There’s a Facebook post you may have seen again and again over the past week. It’s a post your friends are copying and pasting from each other without checking to see if it’s true. It looks something like this:
Anyone reading this can copy this text and paste it on their Facebook Wall. This will place them under protection of copyright laws. By the present communiqué, I notify Facebook that it is strictly forbidden to disclose, copy, distribute, disseminate, or take any other action against me on the basis of this profile and/or its contents. The aforementioned prohibited actions also apply to employees, students, agents and/or any staff under Facebook’s direction or control. The content of this profile is private and confidential information. The violation of my privacy is punished by law (UCC 1 1-308-308 1-103 and the Rome Statute.)
It’s untrue. All of it. And if you searched Facebook privacy, you’d probably see an old post from Mashable talking about how the posting is fake this past summer. (The site posted another warning.) Or a wonderful go-to site is Snopes. Here’s what that site had to say about the Facebook privacy posting. This is similar to a growing trend I watched on many different social media platforms during Hurricane Sandy.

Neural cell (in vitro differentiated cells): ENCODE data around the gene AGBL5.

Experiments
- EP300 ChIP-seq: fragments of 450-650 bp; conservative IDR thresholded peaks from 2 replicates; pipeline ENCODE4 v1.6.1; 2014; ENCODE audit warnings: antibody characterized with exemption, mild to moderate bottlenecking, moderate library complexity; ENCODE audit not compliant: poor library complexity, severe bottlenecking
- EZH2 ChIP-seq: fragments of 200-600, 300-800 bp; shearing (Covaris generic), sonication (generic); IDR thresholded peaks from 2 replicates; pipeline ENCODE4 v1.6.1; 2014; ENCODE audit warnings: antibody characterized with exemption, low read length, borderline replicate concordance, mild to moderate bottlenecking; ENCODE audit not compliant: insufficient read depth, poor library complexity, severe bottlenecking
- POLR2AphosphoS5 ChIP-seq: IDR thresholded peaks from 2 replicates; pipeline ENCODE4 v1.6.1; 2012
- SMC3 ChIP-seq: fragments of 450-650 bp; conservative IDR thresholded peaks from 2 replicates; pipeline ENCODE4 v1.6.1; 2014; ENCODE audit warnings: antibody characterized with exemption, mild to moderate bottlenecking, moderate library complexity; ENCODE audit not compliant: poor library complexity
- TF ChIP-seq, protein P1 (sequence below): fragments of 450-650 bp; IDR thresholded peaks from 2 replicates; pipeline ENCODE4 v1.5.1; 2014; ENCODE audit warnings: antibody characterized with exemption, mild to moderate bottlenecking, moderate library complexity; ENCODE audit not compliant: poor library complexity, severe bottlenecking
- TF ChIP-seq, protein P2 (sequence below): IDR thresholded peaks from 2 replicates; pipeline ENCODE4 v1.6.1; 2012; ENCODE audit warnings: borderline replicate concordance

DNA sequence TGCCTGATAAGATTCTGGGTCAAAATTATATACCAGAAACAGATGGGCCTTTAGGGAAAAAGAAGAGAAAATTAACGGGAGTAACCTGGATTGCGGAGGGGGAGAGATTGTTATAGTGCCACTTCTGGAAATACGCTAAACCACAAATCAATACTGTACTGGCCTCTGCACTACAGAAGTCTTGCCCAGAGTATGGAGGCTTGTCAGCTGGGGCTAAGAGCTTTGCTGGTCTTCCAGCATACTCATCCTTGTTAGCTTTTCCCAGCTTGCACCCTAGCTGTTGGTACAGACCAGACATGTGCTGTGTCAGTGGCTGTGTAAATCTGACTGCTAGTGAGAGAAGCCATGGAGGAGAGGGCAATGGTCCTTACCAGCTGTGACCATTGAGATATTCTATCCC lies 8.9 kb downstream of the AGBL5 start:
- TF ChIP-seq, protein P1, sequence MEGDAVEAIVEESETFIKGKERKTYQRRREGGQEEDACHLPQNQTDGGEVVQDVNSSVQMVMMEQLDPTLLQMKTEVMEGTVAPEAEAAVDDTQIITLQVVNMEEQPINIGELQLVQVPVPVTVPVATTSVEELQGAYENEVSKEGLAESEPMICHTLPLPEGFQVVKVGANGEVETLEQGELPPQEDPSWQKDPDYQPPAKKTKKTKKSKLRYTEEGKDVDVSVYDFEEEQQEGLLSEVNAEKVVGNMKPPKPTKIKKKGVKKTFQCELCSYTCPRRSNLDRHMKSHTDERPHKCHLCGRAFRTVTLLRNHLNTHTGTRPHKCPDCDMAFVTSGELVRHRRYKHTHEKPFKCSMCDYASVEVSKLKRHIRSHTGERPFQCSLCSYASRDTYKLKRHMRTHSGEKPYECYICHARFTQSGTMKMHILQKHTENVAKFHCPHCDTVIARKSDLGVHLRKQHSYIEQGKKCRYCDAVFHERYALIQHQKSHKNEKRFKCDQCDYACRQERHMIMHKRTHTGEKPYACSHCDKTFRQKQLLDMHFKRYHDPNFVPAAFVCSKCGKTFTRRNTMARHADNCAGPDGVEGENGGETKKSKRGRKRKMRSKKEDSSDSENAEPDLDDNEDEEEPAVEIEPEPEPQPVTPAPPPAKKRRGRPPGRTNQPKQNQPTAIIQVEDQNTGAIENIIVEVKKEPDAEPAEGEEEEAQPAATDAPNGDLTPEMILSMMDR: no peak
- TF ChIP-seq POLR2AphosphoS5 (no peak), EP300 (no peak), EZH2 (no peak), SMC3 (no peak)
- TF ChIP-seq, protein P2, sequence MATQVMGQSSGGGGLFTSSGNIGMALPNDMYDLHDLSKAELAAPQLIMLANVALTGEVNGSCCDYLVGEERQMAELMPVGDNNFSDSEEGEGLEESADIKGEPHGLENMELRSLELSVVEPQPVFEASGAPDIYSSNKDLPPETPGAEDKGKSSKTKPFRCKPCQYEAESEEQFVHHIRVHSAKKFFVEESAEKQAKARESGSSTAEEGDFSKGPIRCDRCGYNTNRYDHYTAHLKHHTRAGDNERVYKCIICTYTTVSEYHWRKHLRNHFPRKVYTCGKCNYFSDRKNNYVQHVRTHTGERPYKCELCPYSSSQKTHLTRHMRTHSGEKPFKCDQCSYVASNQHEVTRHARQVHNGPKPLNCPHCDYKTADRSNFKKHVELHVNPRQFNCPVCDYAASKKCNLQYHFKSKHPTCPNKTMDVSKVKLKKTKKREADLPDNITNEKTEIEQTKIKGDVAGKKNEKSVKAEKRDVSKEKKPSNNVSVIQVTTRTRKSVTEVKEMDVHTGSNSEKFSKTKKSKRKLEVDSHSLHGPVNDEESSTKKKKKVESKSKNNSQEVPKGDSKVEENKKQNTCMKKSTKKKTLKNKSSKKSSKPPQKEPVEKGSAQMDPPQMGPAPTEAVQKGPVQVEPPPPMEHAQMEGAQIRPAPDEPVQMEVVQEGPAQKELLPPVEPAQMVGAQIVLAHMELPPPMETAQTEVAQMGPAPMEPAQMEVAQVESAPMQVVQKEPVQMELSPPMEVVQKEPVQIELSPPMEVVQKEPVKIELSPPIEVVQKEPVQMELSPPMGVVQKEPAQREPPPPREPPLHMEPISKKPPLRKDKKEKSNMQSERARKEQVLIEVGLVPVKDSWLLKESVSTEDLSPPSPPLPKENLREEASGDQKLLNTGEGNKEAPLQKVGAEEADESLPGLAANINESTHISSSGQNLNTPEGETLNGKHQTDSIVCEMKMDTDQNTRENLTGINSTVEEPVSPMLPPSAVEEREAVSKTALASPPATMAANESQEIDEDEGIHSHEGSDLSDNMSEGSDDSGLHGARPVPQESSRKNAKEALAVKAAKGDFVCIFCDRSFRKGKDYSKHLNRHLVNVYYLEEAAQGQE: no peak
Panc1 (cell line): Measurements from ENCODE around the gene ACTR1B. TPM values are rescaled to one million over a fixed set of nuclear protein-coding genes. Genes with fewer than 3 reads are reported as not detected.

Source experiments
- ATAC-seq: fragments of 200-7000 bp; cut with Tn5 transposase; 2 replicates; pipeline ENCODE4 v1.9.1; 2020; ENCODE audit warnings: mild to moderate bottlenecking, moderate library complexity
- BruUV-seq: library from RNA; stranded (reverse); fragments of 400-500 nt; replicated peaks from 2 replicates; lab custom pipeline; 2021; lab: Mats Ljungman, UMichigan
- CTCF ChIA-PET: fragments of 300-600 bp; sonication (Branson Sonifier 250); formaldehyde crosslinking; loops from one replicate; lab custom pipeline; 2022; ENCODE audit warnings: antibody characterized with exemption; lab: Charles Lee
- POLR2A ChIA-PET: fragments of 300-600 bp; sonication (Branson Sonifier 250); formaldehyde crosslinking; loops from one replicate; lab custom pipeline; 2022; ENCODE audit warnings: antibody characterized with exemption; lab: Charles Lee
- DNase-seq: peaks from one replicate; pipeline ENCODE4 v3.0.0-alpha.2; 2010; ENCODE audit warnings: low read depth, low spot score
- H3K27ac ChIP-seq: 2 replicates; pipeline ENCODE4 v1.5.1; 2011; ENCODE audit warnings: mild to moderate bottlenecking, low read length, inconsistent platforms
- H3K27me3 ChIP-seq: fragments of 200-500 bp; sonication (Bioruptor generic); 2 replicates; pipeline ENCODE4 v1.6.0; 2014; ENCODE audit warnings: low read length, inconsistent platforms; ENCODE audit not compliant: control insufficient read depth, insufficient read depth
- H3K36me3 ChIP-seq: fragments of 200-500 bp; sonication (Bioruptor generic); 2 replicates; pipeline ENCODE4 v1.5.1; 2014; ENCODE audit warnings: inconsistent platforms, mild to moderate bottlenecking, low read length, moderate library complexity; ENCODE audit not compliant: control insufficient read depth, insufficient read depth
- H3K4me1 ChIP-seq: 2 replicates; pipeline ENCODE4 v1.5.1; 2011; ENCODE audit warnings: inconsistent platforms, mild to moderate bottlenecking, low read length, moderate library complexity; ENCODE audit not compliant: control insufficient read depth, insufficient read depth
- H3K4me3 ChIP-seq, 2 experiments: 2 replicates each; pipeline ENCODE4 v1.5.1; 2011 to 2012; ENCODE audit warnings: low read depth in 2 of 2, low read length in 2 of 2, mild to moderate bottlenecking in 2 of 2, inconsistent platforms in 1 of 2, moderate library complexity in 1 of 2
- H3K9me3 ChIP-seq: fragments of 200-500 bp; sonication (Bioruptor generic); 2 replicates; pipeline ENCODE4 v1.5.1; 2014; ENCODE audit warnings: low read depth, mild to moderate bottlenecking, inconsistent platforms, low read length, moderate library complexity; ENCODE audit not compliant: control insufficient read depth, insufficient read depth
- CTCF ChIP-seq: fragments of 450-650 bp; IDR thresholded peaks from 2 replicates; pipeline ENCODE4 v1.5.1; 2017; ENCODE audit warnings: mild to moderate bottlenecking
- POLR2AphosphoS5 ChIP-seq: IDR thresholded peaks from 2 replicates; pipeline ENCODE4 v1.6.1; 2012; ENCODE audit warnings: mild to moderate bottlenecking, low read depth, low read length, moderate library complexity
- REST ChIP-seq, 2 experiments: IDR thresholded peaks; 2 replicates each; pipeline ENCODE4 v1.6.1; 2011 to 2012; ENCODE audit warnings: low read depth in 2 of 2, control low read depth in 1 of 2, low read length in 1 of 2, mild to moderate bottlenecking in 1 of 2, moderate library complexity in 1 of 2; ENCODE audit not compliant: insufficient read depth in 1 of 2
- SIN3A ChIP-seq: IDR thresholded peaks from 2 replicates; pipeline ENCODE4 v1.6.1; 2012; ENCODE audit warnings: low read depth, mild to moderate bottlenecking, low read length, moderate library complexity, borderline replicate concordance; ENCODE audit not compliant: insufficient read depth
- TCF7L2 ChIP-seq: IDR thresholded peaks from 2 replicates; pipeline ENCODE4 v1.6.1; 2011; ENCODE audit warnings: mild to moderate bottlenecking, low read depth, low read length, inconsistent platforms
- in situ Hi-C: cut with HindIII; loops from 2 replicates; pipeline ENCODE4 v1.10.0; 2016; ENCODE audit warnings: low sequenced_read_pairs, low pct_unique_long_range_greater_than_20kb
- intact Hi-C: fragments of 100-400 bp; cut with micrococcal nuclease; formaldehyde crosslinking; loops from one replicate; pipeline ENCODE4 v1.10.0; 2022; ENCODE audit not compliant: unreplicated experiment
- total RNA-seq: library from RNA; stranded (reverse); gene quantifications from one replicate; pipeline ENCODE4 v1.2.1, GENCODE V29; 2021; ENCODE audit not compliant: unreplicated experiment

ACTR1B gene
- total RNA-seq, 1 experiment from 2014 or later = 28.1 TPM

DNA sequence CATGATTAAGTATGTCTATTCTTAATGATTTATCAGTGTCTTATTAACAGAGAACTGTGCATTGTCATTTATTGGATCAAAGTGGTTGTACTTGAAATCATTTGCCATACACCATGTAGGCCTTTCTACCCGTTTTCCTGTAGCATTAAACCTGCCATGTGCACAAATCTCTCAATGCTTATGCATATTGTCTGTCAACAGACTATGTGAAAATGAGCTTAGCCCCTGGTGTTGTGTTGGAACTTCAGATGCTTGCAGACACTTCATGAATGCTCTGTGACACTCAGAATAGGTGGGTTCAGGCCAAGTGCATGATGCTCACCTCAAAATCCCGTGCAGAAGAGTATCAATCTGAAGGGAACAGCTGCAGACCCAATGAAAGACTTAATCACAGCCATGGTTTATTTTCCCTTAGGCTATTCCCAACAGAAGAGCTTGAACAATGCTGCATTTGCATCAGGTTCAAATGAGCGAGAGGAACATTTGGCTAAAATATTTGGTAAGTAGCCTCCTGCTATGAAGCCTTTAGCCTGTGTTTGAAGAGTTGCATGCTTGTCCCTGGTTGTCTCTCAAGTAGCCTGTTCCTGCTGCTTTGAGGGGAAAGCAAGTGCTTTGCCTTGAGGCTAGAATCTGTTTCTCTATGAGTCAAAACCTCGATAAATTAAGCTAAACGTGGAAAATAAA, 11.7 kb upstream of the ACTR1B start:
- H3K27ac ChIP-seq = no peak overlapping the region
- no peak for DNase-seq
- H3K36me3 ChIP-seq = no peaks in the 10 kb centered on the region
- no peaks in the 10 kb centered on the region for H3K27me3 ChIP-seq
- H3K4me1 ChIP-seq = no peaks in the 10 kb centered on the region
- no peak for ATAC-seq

When you signed up for Facebook, you agreed to the site’s terms and services. Whenever Facebook changes its terms, it alerts you and gives you a chance to leave the site if you disagree with the changes. The last time it was revised was in June of 2012.